The frackers sometimes do purchase municipal water

    It’s possible that municipal water from Karegnondi could be used in the future for fracking. The frackers have certainly purchased water from municipalities in the past when groundwater supplies became scare or insufficient. With the Westerman frack well in Kalkaska County the frackers ran out of groundwater, bought public water from the nearby municipality, and when that wasn’t enough for the frack job, resorted to drilling 8 more water wells on site.

    The city of Saline, in Washtenaw County, was selling municipal water for oil and gas drilling in 2012 until residents rose up and stopped it, and the city imposed a moratorium on further water sales.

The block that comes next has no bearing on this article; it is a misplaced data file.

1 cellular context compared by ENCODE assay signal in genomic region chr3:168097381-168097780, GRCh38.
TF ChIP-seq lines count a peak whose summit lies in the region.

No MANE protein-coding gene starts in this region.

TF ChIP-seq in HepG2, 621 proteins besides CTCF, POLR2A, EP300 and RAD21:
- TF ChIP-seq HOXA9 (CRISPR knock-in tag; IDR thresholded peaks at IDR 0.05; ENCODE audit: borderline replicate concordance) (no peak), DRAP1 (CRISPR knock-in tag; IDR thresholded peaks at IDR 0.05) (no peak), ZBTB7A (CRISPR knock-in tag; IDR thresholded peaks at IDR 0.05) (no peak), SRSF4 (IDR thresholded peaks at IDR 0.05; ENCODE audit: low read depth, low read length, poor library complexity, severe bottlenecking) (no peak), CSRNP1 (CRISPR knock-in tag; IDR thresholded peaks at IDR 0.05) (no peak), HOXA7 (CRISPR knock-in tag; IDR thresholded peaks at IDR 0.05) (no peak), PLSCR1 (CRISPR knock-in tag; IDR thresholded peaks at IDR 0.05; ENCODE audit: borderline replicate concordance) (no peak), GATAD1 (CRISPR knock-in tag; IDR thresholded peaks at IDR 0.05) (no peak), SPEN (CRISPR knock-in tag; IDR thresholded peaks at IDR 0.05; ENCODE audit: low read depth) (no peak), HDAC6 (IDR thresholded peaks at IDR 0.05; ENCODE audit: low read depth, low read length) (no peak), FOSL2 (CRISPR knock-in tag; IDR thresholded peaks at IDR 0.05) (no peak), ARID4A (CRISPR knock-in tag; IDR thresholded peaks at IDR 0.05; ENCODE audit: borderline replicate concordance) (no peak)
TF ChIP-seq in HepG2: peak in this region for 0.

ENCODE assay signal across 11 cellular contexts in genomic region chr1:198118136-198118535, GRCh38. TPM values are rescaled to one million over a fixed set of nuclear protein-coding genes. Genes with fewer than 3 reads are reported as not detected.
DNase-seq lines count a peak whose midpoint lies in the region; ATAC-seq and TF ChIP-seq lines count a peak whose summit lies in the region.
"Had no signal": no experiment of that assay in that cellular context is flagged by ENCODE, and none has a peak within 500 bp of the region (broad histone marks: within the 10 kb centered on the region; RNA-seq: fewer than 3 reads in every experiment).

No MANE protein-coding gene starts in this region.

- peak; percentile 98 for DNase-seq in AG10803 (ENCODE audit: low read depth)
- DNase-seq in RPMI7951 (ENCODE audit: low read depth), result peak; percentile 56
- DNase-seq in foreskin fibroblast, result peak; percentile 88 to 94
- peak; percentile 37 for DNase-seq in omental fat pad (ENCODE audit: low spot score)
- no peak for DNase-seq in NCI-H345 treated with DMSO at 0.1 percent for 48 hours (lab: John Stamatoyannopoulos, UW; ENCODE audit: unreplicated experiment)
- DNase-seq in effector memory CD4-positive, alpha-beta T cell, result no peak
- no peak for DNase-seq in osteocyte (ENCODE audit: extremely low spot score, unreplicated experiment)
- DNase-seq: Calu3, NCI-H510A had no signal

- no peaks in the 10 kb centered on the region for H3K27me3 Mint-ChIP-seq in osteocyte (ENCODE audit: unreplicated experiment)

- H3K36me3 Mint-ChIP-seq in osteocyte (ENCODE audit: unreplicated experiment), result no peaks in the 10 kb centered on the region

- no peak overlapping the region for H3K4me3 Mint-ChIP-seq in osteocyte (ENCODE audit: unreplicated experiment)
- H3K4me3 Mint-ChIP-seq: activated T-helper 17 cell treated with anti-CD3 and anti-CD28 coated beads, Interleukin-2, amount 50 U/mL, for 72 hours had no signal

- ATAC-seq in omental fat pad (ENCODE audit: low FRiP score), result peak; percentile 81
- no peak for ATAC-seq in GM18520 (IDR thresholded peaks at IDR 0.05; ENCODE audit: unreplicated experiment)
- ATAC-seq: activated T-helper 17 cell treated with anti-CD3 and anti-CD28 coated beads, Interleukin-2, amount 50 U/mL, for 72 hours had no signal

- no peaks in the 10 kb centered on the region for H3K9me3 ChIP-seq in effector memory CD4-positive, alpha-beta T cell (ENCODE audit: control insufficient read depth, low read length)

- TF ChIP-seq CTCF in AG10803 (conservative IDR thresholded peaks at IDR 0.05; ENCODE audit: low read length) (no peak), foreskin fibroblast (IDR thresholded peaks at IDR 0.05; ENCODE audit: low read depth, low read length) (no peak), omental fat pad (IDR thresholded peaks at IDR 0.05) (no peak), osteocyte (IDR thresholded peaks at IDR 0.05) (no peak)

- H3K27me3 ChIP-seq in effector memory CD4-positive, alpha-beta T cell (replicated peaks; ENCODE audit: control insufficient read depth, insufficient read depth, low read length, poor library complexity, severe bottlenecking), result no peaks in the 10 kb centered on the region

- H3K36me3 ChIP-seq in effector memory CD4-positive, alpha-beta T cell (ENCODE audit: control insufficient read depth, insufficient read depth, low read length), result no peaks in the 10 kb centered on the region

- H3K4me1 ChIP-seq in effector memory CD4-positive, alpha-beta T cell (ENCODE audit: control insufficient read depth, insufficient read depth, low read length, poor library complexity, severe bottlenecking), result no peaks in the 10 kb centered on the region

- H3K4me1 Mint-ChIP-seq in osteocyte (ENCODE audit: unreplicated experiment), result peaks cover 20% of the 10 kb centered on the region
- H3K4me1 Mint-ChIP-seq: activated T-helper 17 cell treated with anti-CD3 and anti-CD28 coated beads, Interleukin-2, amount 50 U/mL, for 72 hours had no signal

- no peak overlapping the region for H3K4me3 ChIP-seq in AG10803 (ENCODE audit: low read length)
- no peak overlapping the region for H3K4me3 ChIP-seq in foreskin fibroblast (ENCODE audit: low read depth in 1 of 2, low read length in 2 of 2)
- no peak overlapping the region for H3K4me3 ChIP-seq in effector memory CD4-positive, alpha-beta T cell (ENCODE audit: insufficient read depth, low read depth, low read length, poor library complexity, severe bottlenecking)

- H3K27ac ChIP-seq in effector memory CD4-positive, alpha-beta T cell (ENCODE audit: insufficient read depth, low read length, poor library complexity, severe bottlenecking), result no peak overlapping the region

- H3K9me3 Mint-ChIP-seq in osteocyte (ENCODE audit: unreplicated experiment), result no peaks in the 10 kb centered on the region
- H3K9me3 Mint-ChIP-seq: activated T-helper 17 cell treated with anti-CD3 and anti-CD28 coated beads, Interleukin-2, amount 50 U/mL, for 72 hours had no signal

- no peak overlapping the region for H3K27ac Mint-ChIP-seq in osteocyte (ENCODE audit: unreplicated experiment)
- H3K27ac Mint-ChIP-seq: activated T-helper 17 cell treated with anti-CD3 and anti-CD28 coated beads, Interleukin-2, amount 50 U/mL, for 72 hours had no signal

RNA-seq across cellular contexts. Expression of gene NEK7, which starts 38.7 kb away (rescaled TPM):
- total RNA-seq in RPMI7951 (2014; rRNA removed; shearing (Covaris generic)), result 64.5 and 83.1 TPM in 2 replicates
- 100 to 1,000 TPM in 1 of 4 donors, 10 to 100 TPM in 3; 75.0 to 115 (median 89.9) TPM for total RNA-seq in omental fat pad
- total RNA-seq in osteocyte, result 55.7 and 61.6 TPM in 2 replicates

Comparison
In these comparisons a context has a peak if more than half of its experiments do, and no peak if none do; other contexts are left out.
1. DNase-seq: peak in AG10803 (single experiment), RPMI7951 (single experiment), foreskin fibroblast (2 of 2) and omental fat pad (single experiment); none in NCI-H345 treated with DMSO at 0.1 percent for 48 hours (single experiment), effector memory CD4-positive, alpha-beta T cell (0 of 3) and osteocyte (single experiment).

The frack industry uses ground water for free. A lot of it.

    Generally, though, the frack industry uses ground water from temporary water wells they drill on the site of the well pad (see above photo). If the frack well is on state land, that means the frackers use this publicly-owned resource for free, and use as much as they want. The hokey, much criticized “water withdrawal assessment tool” (WWAT) is used by the Michigan Department of Environmental Quality as a guise to make it appear they’ve considered the quantity of water being removed from the ground. In fact, it does no such thing, records no cumulative records of how much water is removed from the aquifers below, and studies no impacts.

    And when a frack well applicant fails the WWAT, the DEQ staff simply visit the site, and then rubber stamp the approval anyway. One well, which failed the WWAT, used over 21 million gallons of water.